And indeed, vitamin D insufficiency has been implicated in many different diseases, such as osteoporosis, cancer, rheumatoid arthritis, psoriasis, muscle weakness and falls, cognitive disorders, seasonal affective disorder, cardiovascular disease, type 2 diabetes, respiratory tract infections, periodontal disease, multiple sclerosis and chron’s disease (Zhang and Naughton 2010, Holick 2008, Hewison 2010, Grant 2011, Vitamin D Council 2011).

Toxicity has been a concern in the past but recent studies have indicated that we would need to supplement extraordinarily high doses to ever get into the toxic range. For example, a 2007 paper showed that up to 10,000IU/day is safe and a 2011 study indicated that even doses of 40,000IU/day is unlikely to be toxic (Hathcock et al 2007, Garland et al 2011).

7 major UK health charities, including Cancer Research UK and Diabetes UK,  have now developed a new joint position statement on vitamin D and sun exposure: ‘Enjoying the sun safely, while taking care not to burn, can help to provide the benefits of vitamin D without unduly raising the risk of skin cancer.’

So, try and get some sun in the middle of the day, every day, without burning. And get your vitamin D levels checked in a blood test, either through your GP or via a nutritional therapist. If your levels are low, ask your health adviser whether you would benefit from taking a vitamin D supplement in order to get your serum levels up to a healthy status.      

© Lorraine Nicolle 2011.


Baggerly C and Garland C (2011). Vitamin D and breast cancer prevention. Presentation at The Vitamin D Experts’ Forum, London. April 2011.

Garland C, French C, Baggerly L, Heaney R (2011). Vitamin D supplement doses and serum 25(OH)D in the range associated with cancer prevention. Cancer Research. 31:617-22.

Gillie O (2006). A new government policy is needed for sunlight and vitamin D. British J Dermatology. 154:1052-1061.

Gillie O (2011). Sunlight Robbery: the failure of UK policy on vitamin D: In search of evidence-based public health policy. Presented at the Vitamin D Experts’ Forum, London, April 2011.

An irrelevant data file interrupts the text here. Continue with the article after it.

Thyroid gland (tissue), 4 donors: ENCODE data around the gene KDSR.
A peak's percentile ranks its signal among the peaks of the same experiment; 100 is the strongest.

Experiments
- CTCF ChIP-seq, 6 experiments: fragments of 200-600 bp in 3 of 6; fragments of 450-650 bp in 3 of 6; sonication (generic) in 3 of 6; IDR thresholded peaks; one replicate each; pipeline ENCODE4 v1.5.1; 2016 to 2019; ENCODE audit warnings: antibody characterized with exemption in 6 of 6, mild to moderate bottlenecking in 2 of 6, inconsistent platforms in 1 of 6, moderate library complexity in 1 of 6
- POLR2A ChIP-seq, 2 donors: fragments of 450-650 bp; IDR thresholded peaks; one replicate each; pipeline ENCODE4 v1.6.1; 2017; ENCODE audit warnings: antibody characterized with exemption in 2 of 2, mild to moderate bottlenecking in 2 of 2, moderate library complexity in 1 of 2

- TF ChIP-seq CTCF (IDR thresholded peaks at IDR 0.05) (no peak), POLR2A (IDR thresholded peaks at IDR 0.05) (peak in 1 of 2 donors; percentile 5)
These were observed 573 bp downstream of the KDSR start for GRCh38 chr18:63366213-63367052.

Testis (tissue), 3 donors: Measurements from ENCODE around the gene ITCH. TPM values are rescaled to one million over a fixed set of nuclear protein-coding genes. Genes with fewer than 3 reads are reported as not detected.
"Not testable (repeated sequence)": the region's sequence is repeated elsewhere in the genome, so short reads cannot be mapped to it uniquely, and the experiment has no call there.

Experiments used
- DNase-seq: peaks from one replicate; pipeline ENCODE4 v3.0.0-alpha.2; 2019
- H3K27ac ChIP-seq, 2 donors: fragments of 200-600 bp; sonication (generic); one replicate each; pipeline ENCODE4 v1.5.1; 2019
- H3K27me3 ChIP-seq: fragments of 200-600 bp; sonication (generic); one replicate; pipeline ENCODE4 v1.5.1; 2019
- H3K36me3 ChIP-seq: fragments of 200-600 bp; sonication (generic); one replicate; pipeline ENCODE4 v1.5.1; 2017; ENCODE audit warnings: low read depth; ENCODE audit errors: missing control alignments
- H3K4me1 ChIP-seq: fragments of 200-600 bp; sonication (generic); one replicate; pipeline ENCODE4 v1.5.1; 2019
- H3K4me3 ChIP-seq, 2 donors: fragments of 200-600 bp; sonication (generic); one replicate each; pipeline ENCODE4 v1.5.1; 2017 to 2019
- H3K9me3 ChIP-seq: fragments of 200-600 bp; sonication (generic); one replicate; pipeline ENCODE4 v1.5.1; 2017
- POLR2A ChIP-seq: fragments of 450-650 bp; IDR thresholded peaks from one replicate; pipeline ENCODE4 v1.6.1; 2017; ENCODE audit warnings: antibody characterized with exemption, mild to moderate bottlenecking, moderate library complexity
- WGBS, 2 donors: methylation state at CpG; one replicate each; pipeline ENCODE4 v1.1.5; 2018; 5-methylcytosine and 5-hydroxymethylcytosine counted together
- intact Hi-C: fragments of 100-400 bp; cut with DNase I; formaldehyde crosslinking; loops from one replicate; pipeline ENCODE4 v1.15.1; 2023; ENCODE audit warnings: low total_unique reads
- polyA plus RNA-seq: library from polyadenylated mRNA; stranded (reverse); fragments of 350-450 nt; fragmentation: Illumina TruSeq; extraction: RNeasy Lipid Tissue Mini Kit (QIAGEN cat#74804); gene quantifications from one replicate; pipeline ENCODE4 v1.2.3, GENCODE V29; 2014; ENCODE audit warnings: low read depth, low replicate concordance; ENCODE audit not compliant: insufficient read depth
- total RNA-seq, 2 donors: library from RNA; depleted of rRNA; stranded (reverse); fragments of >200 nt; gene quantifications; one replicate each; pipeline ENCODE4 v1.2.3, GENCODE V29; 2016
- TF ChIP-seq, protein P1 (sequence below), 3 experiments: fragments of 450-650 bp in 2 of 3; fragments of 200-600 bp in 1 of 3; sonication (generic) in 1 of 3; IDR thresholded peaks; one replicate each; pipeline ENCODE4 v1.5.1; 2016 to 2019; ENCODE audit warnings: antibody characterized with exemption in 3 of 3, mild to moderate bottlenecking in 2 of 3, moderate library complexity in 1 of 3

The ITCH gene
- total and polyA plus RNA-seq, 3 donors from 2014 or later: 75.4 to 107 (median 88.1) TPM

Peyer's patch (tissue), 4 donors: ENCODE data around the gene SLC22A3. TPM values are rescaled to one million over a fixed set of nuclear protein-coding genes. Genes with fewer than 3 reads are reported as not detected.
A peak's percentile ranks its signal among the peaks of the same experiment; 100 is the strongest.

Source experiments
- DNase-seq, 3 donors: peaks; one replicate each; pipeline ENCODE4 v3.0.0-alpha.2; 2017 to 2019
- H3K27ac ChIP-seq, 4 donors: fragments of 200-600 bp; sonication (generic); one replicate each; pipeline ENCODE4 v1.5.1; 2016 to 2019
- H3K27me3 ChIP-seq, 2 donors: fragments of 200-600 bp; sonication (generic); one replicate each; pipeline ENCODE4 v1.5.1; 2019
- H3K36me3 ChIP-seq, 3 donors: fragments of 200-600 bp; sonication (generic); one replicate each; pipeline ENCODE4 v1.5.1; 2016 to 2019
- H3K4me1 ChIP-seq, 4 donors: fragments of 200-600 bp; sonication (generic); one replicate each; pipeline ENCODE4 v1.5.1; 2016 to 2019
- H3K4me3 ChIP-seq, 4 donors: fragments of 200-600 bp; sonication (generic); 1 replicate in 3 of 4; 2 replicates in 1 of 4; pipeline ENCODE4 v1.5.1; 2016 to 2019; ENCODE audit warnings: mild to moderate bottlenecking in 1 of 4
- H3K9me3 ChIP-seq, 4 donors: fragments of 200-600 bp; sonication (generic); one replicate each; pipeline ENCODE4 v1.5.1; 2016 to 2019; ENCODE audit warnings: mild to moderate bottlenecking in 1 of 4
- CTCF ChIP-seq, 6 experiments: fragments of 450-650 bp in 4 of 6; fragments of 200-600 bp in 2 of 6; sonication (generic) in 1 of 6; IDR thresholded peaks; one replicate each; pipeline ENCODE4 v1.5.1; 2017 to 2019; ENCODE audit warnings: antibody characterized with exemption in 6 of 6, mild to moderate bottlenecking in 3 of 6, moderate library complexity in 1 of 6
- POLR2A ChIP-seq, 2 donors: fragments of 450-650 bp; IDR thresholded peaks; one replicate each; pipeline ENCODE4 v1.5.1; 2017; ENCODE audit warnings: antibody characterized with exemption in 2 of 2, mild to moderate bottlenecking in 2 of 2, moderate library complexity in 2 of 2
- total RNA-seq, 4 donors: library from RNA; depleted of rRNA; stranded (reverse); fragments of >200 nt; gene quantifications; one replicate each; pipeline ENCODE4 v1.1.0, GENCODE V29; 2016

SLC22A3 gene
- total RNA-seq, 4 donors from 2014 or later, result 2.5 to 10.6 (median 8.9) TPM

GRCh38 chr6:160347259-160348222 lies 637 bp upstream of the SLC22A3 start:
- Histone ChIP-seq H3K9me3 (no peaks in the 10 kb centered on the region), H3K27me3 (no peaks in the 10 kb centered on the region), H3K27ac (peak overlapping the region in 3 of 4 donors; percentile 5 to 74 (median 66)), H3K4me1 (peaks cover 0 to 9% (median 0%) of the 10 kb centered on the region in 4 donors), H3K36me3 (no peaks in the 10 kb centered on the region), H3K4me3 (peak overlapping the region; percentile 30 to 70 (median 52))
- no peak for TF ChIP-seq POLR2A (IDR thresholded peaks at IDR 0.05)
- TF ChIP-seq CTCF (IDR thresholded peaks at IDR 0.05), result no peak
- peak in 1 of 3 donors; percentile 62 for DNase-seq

Hagenau T, Vest R, Gissel TN et al (2009). Global vitamin D levels in relation to age, gender, skin pigmentation and latitude: and ecologic meta-regression analysis.  Osteoporos Int. 20(1):133-40.

Heaney R (2011). Vit D: What it does and how much we need. Presentation at Vitamin D and Breast Cancer Symposium 23 March 2011. Available from: http://www.grassrootshealth.net/media/download/heaney_vit_d_deficiency1110.pdf

Hewison M (2010). Vitamin D and the immune system: new perspectives on an old theme. Endocrinol Metab Clin North Am. 39(2):365-79.

Hathcock JN, Shao A et al (2007). Risk assessment for vitamin D. Am J Clin Nutr. 85(1):6-18.

Holick MF (2008). The vitamin D deficiency pandemic and consequences for nonskeletal health: mechanisms of action. Mol Aspects Med. 29(6):361-8.

Vitamin D Council (2011). Health Conditions. Available from: http://www.vitamindcouncil.org/health-conditions/. [Accessed 9 June 2011]

Zhang R, Naughton D (2010). Vitamin D in health and disease: current perspectives. Nutr J. 9(65).

Zitterman A (2003). Vitamin D in preventive medicine: are we ignoring the evidence? Br J Nutr. 89:552-72. 

© 2011 Lorraine Nicolle

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Lorraine writes and edits nutrition books on how eating the right foods and nutraceuticals for your individual biochemistry can reduce the risk of chronic illness and lead to a healthier, happier life.